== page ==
Finding Inspiration on the Road – Investing in U.S. Industrials

May 28, 2024

A couple of Sundays ago, I was traveling through the Columbus, Ohio airport with my daughter on a quick college visit. While addressing some (slight) jitters about the next steps of her life, I noticed that Vertiv Holdings, a Columbus-based company we currently hold in client portfolios, had its name splashed all over the baggage claim area billboards.

Vertiv is not a household name like Apple or Costco (also in HCA client portfolios), probably because it is not consumer-facing. It specializes in infrastructure for data centers, communication networks, and commercial and industrial facilities. But, as visitors collect their bags and head to downtown Columbus, Vertiv’s marketing department would like the name to occupy some space in their minds for a few seconds. Which it did — at least in mine.

In fact, we hold a handful of lesser-known industrial companies across portfolios that are somewhat like Vertiv — think valves, switches, cooling gels, fabricated steel, or electrical systems. Although industrial end markets like thermal insulation solutions are not as in vogue as the Magnificent Seven technology darlings, we think industrial companies will be meaningful for portfolio performance going forward.

One reason is the recent price performance of this group of stocks. The Dow Jones U.S. Small Cap Industrials Index is up about 30% since year-end 2022 vs. a 12% increase in the Russell 2000 (the comparable small-cap index). Ironically, and perhaps as a contrarian indicator, this outperformance occurred during a period of collective Wall Street handwringing about the U.S. economy slowing down.

Source: Bloomberg

Furthermore, there is support for the asset class from three federal spending acts, each of which fosters construction that will involve products from firms such as Vertiv:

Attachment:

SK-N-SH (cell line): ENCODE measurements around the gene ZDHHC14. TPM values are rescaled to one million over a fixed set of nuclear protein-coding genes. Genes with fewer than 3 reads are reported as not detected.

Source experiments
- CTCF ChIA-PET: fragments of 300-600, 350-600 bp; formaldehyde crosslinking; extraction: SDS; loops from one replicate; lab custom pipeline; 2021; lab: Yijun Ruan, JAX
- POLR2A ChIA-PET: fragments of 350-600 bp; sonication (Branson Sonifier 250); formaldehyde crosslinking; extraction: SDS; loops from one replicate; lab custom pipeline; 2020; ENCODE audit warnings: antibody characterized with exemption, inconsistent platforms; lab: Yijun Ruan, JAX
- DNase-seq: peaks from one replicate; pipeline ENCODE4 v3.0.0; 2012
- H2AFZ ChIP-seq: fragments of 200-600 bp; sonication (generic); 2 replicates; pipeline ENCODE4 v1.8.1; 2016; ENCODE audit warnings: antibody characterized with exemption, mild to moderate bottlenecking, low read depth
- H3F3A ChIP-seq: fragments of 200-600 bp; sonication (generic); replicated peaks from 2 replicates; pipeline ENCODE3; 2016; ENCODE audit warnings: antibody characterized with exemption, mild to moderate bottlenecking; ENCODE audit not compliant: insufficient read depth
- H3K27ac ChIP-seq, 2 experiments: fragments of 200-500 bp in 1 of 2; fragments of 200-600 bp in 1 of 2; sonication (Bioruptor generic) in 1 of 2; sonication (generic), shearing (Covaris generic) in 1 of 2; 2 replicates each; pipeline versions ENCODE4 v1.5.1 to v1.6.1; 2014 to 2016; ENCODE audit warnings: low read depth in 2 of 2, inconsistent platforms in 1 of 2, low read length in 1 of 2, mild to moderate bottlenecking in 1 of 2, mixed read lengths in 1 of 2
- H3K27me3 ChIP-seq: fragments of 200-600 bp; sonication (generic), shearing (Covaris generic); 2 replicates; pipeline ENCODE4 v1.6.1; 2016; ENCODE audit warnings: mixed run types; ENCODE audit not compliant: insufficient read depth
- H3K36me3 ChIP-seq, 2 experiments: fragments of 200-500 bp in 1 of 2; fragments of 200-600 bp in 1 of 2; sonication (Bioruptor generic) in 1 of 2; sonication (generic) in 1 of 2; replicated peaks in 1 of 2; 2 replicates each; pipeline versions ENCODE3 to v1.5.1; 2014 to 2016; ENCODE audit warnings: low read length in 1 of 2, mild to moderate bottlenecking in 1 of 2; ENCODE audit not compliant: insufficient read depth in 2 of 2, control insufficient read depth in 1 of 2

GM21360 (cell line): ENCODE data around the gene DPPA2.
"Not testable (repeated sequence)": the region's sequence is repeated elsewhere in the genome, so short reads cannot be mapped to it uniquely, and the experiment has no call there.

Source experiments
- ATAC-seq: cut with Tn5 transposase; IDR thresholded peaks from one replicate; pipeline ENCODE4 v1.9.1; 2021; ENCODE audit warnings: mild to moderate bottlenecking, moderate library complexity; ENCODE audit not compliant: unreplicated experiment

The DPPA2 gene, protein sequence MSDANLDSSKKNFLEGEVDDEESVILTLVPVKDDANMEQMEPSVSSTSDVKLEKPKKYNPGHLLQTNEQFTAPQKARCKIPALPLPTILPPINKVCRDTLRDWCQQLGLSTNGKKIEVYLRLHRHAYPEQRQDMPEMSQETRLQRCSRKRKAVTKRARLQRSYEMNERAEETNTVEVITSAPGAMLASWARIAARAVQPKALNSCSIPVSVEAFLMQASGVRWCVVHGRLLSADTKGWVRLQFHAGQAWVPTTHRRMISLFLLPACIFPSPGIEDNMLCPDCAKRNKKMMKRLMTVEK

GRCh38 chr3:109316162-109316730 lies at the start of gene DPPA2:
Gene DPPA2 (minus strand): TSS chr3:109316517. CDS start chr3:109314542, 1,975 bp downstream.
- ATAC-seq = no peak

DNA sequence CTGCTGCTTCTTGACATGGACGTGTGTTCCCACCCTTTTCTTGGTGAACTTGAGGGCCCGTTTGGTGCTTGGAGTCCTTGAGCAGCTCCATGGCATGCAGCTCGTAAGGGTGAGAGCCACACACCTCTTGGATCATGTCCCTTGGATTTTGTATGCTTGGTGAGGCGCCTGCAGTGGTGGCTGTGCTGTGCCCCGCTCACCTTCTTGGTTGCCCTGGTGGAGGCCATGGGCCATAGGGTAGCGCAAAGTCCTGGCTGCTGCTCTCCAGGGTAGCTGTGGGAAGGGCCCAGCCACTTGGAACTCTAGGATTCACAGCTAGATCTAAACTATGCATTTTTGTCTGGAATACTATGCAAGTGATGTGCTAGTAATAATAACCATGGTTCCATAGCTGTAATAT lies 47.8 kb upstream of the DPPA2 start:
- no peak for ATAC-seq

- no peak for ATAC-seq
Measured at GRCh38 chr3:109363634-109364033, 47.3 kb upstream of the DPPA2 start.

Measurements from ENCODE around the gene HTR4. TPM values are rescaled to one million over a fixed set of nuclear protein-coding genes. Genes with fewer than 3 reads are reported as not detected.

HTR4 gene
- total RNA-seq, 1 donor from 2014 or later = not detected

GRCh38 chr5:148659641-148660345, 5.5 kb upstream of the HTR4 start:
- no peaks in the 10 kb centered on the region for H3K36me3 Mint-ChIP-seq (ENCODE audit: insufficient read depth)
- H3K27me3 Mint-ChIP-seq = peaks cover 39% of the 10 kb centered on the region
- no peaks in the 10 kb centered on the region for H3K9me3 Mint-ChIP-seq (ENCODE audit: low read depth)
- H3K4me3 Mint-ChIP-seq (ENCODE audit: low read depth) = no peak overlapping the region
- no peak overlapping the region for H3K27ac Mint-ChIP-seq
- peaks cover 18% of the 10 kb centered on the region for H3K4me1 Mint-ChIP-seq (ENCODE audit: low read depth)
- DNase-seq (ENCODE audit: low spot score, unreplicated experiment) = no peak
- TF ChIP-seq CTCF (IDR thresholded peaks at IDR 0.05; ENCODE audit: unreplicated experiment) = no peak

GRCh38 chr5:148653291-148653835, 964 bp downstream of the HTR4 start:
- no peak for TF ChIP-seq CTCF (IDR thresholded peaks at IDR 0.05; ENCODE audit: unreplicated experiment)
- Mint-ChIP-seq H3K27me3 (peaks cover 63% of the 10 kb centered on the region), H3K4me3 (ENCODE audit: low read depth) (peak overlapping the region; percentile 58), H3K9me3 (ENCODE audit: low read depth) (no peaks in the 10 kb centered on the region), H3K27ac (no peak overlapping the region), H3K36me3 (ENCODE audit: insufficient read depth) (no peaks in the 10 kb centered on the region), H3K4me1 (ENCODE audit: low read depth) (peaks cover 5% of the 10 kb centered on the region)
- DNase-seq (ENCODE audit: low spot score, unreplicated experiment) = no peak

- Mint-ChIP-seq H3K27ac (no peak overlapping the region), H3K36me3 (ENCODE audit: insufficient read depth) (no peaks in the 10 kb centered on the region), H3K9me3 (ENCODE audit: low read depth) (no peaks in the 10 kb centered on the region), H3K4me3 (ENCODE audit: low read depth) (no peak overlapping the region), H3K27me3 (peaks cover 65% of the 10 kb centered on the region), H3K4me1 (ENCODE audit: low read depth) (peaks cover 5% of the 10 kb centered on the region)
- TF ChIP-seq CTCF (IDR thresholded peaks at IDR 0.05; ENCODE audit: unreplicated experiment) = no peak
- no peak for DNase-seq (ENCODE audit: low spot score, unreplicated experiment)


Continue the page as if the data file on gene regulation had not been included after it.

1. The Infrastructure Investment and Jobs Act – In 2021, $1.2 trillion was approved for infrastructure, with $650 billion of that already in the pipeline for federal infrastructure projects.
  2. The CHIPS & Science Act – In 2022, the government granted $250 billion for research and development for American semiconductors. New chip plants are being built in the U.S., including one in Ohio.
  3. The Inflation Reduction Act – Also enacted in 2022, this act is about combating climate change and boosting our energy production, with $400 billion aimed at ramping up clean energy production and manufacturing through tax credits.

Beyond government spending, corporate and federal initiatives to protect American industry also support the case for investing. The pandemic prompted a national reassessment of supply chain vulnerabilities. As corporate boards weigh the importance of keeping suppliers close to home vs. finding cheaper solutions overseas, “onshoring’ or ‘reshoring” should help many U.S. industrial companies.  At the same time, both sides of the aisle in DC have embraced trade tariffs to protect U.S. industries from foreign competition (China) and level the playing field for certain goods being dumped in the U.S.

Finally, artificial intelligence-powered automation (yes, I had to bring AI into this) is enhancing productivity, cost structure, and competitiveness in U.S. manufacturing. And, as the demand for AI increases, this will continue to put stress on the nation’s electric grid and create demand for new data centers – one of the reasons that Vertiv’s share price is up over 100% this year.

Will the industrial names we invest in make most of us excited to see them on a billboard? I am guessing that might be a “hard no” (sorry, marketing departments). Nonetheless, we are investing more in this sector to capitalize on the ongoing trends that are reinvigorating the industrial U.S. – a part of the economy that has been overlooked and underrepresented in the daily investment conversation for a long time.